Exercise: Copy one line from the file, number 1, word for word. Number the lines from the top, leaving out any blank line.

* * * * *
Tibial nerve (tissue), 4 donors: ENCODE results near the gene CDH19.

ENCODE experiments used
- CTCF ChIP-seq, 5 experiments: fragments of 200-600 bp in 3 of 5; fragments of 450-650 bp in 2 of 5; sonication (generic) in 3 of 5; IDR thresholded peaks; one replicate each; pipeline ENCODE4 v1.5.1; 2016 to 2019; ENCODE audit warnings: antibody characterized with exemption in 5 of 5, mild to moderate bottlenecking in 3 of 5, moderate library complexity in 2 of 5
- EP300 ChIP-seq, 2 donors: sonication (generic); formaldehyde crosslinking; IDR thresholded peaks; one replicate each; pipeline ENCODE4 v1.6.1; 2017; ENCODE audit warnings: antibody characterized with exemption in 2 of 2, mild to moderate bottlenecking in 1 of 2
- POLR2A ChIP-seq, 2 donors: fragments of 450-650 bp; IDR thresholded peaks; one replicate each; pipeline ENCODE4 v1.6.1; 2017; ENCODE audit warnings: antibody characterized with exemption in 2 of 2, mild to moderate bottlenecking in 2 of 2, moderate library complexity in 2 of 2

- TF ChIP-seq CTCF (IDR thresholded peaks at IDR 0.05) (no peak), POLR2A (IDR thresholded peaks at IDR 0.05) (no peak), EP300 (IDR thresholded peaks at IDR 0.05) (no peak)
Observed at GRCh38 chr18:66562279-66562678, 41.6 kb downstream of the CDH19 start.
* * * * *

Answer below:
Tibial nerve (tissue), 4 donors: ENCODE results near the gene CDH19.